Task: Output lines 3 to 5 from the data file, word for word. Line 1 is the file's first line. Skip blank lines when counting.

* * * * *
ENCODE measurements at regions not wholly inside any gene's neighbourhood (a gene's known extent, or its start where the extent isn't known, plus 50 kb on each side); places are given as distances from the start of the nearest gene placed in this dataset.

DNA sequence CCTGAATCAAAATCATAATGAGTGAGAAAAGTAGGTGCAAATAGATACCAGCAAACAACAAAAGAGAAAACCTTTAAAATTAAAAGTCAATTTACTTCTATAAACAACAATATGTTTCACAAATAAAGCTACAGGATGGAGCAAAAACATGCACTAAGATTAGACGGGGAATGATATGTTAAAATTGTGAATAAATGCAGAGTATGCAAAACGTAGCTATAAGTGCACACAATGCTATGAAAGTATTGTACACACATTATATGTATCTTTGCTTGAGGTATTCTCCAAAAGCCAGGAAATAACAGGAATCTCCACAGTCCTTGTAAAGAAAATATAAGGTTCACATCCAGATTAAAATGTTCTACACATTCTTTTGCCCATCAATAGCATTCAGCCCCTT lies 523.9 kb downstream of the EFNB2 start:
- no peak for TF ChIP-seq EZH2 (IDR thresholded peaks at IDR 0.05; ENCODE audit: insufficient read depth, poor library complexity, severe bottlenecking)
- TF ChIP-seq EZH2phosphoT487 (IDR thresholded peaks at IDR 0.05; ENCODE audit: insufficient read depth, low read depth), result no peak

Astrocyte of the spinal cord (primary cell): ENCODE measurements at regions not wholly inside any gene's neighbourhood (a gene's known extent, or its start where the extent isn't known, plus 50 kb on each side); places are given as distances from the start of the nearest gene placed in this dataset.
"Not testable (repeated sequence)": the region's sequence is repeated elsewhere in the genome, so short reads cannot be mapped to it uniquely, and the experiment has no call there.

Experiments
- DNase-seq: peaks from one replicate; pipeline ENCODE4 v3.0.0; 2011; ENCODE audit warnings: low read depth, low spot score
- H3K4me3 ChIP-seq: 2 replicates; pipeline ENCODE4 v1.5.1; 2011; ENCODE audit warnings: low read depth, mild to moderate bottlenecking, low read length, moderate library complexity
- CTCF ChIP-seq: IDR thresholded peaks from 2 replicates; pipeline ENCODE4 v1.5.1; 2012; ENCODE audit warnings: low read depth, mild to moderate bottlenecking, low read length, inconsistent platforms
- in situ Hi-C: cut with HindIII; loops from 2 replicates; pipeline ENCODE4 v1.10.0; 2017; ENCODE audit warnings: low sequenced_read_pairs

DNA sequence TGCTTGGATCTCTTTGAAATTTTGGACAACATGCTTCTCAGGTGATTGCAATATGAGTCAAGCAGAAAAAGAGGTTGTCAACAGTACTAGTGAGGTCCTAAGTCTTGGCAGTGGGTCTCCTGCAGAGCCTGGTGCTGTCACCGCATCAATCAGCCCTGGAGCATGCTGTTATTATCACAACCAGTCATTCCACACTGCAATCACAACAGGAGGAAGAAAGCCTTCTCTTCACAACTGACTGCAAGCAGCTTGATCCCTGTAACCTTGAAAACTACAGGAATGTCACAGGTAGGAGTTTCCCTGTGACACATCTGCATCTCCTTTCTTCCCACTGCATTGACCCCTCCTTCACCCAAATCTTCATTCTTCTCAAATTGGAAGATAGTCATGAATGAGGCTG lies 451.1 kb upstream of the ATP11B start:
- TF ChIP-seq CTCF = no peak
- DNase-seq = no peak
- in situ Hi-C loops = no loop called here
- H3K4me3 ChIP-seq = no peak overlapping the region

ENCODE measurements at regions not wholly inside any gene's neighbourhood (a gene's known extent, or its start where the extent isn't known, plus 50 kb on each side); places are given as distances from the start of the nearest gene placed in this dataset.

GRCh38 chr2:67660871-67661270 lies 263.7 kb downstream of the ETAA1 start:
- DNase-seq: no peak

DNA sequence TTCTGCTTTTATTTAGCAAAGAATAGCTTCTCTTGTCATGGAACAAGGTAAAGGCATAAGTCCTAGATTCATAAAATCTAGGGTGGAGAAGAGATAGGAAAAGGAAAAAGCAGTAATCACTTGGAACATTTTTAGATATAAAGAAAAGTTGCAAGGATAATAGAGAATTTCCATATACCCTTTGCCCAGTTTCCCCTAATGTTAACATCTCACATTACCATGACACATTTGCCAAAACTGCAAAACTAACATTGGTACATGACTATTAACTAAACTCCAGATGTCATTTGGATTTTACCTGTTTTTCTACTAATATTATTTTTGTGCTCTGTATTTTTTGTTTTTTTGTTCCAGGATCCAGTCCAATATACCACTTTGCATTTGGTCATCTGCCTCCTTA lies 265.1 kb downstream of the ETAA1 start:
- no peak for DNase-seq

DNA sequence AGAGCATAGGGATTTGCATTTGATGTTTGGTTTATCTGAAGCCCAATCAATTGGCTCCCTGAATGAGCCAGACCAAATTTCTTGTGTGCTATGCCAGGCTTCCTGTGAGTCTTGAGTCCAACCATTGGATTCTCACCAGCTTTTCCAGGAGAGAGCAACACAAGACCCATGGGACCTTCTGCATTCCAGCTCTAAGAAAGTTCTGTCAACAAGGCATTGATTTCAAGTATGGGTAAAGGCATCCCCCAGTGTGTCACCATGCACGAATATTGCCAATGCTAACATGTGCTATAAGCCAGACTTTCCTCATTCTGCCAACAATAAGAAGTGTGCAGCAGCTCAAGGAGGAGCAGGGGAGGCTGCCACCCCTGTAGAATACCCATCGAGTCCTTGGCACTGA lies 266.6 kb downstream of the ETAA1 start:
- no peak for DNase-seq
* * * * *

- no peak for TF ChIP-seq EZH2 (IDR thresholded peaks at IDR 0.05; ENCODE audit: insufficient read depth, poor library complexity, severe bottlenecking)
- TF ChIP-seq EZH2phosphoT487 (IDR thresholded peaks at IDR 0.05; ENCODE audit: insufficient read depth, low read depth), result no peak

Astrocyte of the spinal cord (primary cell): ENCODE measurements at regions not wholly inside any gene's neighbourhood (a gene's known extent, or its start where the extent isn't known, plus 50 kb on each side); places are given as distances from the start of the nearest gene placed in this dataset.